the extension division since its or-
ganization in 1911. Seven years
later he was appointed to the direc-
torship of the division.
It was during the administration!
of the late President Hutchins that
Dr. Henderson first came into contact
with the division. At that time he
was teaching physics and had been!
'requested by President Hutchins to
lecture to a group in a mining town
in the Upper Peninsula. Later, in
1913, a petition of 1700 Detroit resi-
dents was answered with the first
Extension Division credit and non-!
credit classes.
From those first 'requests the Ex-
tension Division has grown into an1
organization which contacts 500,000
people in the State with its work. The
division operates through 15 different
In addition to the extension lec-
tures and courses which constitute
the bulk of the division's activities
there is the Michigan High School
Forensic Association in which there
were 355 schools participating in
Correspondence courses for the
CCC and WPA, having the aid of the
Extension Division, reach more than
900 students in the State in 29 city
centers and 40 CCC camps.
Health education is conducted by
the Joint Committee on Public
Health Education. Under the guid-
ance of the Extension Division series
of lectures on problems of health
and communicable diseases are con-
ducted by physicians and public
health workers.
The recent Parent Education Insti-
tute held here was part of the plan
for adult education which was con-
ceived by Dr. Charles A. Fisher, as-
sistant director of the division sev-
eral years ago. People come to the
campus from all parts of the state
for intensive study of certain sub-
jects. Other institutes are the In-
stitute for Law Enforcement, Adult
Education and Institute for Wom-
en's Clubs.
F. D. R. Stops To Fish
En Route To S. America

German Denial
Made Of Pactt
Nazi Government Admits I
Her Readiness To Act
Against Bolshevism
BERLIN, Nov. 21.-(P)-Germany
acknowledged today her readiness tof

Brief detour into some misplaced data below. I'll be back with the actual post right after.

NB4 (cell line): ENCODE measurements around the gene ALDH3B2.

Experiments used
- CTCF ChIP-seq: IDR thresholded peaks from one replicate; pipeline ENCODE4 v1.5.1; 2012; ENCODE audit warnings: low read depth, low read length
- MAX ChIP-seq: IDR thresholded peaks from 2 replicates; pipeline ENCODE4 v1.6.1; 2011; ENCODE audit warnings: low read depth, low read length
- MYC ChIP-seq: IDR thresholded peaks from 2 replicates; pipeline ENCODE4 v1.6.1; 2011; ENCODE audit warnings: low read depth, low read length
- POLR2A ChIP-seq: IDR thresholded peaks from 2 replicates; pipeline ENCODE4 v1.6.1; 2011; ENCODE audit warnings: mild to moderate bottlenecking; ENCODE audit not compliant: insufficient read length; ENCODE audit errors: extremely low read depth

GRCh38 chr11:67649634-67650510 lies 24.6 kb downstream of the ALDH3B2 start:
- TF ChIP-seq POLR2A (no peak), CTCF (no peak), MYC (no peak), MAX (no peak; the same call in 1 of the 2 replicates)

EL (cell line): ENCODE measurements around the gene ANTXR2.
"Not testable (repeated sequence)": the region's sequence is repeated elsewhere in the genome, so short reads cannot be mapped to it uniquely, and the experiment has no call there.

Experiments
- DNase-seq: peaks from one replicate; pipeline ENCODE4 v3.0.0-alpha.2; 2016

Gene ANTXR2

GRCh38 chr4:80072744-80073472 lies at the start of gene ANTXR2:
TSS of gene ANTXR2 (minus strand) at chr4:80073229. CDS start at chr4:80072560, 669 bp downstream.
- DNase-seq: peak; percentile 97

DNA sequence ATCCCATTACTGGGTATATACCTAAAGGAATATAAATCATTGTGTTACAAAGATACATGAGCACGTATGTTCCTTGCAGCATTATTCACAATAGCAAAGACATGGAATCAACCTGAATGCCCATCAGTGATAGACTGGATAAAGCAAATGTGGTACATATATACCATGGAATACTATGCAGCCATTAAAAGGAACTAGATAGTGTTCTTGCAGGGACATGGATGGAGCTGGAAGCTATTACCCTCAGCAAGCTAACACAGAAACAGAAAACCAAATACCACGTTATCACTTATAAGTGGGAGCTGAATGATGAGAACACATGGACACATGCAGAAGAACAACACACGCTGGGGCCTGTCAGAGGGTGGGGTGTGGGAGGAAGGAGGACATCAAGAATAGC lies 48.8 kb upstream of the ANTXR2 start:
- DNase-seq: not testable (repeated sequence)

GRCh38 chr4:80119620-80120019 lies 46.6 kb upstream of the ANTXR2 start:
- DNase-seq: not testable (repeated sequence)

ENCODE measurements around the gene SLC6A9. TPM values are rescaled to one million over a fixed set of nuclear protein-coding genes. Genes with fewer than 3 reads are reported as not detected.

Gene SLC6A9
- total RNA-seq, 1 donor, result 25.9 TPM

act with Japan, partner in a common
antagonism to bolshevism, "in givent
situations," but continued to disclaim
knowledge of any pact between the
two nations aimed against Russia.
Japan and Germany, a high gov-
ernment spokesman said, "have much
in common in their authoritarian
conception of government" but there
is no "hard and fast alliance between
the two."
"It is quite conceivable Germany
and Japan-opposed as both are to
Bolshevism-may in given situations
decide to proceed jointly," he added.
"It is also possible, if either should
become involved in a war with Soviet
Russia, the other would exercise at'
least a benevolent neutrality."

At Final Services
Of Famed Singer
SAN DIEGO, Calif., Nov. 21.-W)-
"Silent night, holy night-"
Men who fought in the trenches,
mothers who lost their sons in battle,
and hundreds of others who loved
Mine. Ernestine Schumann-Heink
wept openly today as they heard the
soft strains of her favorite song in
the chapel where her body lay in1
a flag-draped casket.1
Chaplain Raun, saying he felt
"more humble than ever before in
his life," delivered an eulogy to the
famed 75-year-old diva who died
Tuesday night in Hollywood.
The body was to be cremated. Its
was brought to San Diego, Mine.
Schumann-Heink's home for many
years, after military services in Lost
Texas, Oreoonf
Report Success